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Philosophy and Literature 27.2 (2003) 304-317
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Sovereign Love and Atomism in Racine's Bérénice
ALTHOUGH CRITICS HAVE NOTED links between the new science of the seventeenth century and the works of La Fontaine and Molière, 1 a similar influence of Epicureanism or even Cartesianism upon French classical tragedy is harder to trace. No two areas of seventeenth-century cultural life would seem farther apart than the emerging science, with its rejection of Aristotelian categories as inadequate to experienced reality, and classical French tragedy, with its antimaterialism and claims to universal truth often bolstered by references to none other than Aristotle himself. Yet René Pintard reminds us that the 1660s and 1670s—the period when many of the tragedies we regard as "classical" were written—saw a strong renewal of interest in the philosophies articulated in the first half of the century. 2 So widespread was this interest that Pierre Gassendi's friend and follower Bernier was able to publish an edition and translation of the philosopher's works in 1674-1675 which proved to be a resounding success. It is hard to believe that the much-discussed new science somehow missed writers of tragedies, especially given the extensive contacts between Molière, La Fontaine and Racine.
In this article, I demonstrate this influence by positing that Racine's play Bérénice, ostensibly a reworking of a well-known love story that Corneille was also producing on the Paris stage at the same time, is in part a reflection on the pressing question of what holds the universe together. Through his exploration of the possibility of satisfactory love between two independent sovereigns, Racine explores issues that the revival of Epicureanism had brought into the philosophical foreground. This reading of the play brings into focus the incredibly [End Page 304] important, yet too-often neglected, 3 role of Antiochus, the character whom Racine invented for his version of the play. I will show that his tragic in-betweenness offers a necessary alternative to Titus' and Bérénice's valorization of self-contained sovereignty.
Before embarking on a close reading of the play itself, however, I would like to offer a brief survey of the debate to which I believe Racine refers. Both Michel Foucault and Timothy Reiss have identified the seventeenth century as a transitional period between the age of correspondences exemplified in Aristotelian philosophy and the age of representation and quantification that characterized eighteenth-century thought. 4 This transition, however, was far from smooth, as philosophers sought to articulate a universe whose separate and radically de-hierarchized elements remained somehow joined together.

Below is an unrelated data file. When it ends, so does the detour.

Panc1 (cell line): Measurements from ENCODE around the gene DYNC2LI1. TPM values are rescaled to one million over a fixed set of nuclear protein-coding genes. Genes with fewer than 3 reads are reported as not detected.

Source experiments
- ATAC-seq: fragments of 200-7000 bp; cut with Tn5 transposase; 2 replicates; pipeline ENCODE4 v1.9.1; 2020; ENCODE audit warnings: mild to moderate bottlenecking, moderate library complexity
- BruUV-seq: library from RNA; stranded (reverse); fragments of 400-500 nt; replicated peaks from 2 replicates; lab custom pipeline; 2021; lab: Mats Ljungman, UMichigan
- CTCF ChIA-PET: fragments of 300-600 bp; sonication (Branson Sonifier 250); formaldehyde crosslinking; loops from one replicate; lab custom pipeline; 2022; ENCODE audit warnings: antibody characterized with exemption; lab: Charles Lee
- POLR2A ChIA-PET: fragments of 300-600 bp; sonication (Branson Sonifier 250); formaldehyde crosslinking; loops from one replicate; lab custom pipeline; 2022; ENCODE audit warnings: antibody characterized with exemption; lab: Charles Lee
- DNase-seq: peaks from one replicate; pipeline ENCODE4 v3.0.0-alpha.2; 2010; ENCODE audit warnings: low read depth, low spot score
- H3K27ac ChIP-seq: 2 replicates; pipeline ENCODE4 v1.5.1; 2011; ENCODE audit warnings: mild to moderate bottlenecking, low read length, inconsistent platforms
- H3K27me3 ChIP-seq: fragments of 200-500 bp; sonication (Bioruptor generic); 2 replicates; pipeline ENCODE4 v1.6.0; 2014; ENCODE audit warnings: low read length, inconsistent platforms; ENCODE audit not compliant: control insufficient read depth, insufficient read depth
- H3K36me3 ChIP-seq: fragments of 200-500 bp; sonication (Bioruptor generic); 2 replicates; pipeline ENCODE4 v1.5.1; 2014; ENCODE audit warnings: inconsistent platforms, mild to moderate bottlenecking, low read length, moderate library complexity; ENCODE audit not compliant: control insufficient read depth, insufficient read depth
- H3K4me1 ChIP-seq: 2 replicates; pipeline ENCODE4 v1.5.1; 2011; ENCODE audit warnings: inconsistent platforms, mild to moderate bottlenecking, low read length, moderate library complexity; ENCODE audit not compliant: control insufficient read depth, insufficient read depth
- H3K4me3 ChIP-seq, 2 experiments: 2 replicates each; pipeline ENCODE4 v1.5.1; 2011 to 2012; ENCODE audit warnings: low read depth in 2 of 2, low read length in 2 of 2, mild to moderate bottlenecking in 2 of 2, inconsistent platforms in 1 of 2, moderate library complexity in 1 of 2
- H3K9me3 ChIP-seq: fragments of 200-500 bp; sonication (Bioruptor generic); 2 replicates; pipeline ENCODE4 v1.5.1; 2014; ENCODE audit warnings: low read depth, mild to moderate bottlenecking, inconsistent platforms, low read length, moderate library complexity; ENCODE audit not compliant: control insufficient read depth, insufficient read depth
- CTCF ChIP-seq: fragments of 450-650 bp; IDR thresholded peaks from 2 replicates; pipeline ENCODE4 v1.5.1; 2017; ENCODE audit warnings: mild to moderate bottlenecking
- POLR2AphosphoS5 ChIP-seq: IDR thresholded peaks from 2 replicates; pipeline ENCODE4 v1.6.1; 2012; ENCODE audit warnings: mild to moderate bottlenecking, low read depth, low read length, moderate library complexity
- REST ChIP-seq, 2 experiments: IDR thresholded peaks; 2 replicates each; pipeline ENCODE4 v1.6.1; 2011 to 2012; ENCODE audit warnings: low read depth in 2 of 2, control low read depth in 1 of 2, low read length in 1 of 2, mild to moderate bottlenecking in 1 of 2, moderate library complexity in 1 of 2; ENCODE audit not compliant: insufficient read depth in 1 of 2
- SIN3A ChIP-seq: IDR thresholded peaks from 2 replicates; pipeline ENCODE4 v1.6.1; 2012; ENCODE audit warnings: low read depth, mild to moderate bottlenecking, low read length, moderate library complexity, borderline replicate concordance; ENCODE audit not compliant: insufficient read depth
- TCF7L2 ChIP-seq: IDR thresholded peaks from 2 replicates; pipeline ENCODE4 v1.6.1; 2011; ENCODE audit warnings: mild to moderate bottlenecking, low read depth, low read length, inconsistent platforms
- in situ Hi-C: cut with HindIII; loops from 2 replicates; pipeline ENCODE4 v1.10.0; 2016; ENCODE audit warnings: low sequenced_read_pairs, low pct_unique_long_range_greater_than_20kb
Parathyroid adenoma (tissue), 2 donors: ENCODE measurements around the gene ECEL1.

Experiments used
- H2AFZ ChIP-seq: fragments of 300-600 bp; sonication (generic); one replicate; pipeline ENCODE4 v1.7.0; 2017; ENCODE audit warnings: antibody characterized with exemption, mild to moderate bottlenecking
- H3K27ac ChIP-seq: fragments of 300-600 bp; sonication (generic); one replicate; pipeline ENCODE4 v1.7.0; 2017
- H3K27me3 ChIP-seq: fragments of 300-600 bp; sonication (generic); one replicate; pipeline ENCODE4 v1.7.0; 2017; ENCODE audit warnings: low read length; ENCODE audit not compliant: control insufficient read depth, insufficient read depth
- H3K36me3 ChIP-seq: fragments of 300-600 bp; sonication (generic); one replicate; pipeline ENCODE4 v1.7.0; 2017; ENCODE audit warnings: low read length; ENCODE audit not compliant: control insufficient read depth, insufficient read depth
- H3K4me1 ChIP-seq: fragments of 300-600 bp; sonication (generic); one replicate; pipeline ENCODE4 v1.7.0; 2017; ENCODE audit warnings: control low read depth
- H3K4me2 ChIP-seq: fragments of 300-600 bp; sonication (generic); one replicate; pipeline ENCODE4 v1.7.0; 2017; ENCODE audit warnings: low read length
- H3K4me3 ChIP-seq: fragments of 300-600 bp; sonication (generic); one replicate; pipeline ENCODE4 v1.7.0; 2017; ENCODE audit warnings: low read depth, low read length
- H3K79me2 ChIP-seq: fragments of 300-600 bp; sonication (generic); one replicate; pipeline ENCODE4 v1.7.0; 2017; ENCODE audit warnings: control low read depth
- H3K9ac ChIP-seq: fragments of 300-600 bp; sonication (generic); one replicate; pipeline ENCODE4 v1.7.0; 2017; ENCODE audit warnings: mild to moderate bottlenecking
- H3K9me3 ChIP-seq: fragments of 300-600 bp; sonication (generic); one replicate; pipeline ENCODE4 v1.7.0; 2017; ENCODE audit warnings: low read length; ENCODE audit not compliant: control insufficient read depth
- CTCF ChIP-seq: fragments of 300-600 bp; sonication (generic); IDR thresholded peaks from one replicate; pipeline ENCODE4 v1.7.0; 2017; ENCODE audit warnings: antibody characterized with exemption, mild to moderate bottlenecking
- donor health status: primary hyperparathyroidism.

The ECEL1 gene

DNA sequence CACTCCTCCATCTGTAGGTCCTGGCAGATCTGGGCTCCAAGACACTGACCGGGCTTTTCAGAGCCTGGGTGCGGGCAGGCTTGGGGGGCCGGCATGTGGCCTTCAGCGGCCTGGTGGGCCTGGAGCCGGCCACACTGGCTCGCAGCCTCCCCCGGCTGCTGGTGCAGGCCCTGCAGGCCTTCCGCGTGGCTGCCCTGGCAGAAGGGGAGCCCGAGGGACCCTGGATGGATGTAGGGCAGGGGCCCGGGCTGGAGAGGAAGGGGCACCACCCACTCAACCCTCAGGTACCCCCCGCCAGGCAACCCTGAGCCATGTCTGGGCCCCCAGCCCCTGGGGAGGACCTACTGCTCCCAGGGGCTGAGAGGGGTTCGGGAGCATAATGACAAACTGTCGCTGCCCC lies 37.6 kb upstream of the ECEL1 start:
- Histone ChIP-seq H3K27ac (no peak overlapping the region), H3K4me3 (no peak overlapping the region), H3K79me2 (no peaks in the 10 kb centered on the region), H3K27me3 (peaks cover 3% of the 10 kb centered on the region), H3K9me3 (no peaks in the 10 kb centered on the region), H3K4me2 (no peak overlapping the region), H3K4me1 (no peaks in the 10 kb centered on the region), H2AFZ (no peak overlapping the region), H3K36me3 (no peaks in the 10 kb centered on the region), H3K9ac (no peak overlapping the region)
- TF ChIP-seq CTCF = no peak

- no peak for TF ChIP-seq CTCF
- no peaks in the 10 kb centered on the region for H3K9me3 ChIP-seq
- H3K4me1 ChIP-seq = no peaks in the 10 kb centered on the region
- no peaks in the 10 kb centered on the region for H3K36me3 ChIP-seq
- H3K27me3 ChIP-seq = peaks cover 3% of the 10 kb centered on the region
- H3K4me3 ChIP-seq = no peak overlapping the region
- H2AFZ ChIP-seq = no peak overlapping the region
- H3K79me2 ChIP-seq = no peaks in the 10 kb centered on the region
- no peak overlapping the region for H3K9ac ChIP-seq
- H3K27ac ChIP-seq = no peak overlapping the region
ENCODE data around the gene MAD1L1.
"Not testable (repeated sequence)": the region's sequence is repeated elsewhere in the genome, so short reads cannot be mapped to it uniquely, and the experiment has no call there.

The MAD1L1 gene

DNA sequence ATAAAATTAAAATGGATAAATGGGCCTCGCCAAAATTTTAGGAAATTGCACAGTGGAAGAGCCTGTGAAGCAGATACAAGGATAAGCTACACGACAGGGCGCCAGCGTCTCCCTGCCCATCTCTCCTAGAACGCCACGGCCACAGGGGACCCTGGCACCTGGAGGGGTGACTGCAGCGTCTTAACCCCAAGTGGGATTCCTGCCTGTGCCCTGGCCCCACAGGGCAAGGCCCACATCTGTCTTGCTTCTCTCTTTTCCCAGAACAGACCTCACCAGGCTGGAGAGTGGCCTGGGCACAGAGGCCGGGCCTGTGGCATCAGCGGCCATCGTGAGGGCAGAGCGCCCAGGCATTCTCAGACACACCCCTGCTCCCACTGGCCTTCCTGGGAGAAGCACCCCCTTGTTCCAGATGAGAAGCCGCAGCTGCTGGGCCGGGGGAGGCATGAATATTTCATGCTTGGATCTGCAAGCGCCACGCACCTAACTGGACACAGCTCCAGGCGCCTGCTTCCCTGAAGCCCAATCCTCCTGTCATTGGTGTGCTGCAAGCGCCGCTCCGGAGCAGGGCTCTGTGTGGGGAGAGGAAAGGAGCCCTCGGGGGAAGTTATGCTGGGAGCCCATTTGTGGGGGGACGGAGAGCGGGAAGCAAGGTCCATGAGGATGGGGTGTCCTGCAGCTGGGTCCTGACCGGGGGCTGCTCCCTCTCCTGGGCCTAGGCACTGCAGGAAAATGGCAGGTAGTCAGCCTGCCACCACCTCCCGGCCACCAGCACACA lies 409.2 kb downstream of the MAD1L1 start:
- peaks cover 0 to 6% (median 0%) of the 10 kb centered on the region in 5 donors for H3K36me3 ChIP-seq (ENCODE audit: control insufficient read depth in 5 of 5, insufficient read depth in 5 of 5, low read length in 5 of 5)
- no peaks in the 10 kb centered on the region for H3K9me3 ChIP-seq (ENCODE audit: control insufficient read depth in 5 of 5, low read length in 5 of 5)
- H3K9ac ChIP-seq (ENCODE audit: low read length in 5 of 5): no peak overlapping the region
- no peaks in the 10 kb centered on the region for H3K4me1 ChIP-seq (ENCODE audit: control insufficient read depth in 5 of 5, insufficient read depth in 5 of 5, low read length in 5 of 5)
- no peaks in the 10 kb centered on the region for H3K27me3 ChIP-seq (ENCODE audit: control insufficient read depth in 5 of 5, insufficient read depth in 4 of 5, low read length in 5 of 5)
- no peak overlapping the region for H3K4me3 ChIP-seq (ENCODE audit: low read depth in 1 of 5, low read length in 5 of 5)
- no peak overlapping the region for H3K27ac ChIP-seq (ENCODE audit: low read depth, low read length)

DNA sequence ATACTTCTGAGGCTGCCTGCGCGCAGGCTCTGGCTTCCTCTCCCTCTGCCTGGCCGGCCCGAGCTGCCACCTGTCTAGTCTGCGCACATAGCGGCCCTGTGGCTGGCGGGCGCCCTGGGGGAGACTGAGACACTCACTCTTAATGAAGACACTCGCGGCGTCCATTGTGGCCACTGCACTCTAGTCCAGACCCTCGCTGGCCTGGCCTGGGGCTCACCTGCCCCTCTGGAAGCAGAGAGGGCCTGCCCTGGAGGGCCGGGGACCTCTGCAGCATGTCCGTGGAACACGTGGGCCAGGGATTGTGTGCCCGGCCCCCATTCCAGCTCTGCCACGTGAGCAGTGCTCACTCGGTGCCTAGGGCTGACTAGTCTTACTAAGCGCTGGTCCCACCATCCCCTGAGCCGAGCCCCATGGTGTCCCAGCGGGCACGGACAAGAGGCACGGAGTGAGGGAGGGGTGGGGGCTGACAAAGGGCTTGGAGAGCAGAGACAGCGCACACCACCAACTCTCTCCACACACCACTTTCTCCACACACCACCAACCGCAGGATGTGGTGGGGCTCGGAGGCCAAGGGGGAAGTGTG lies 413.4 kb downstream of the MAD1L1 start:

For most seventeenth-century philosophers, the sacrifice of Aristotelian categories and scholasticism in no way lessened the imperative for a sense of divine order and causation. Gassendi's often self-contradictory efforts to reconcile Epicurus and Christianity provide perhaps the most striking example of this transitional struggle. The atomism posited by Epicurus through Lucretius posed particular difficulties for a Christian worldview. A world governed by the chance interactions of atoms eliminates any sense that things happen for a purpose; God cannot be the benevolent author and overseer of the universe. Gassendi's equal respect for atomism and for Christianity should be read as evidence of the profound struggle between separateness and interconnection (or, as Gassendi would call it, harmony) taking place during this period. 5 For, as Bloch points out, although Gassendi partially reconciled the demands of the two systems by situating atoms in an uncreated, infinite, and contiguous space and time, he continued to hold to the profoundly troubling existence of the void in the universe. Once again, the chief objection to the void implicit in atomism was religious, since if God is everywhere, the void cannot exist, and likewise, God cannot create nothing. The revival of stoicism supplied instead a vision of the universe ultimately comprised and held together by an ethereal pneuma that some neo-Stoics did not hesitate to identify as a sort of divine presence. 6 Descartes himself made heroic attempts, in his Principes...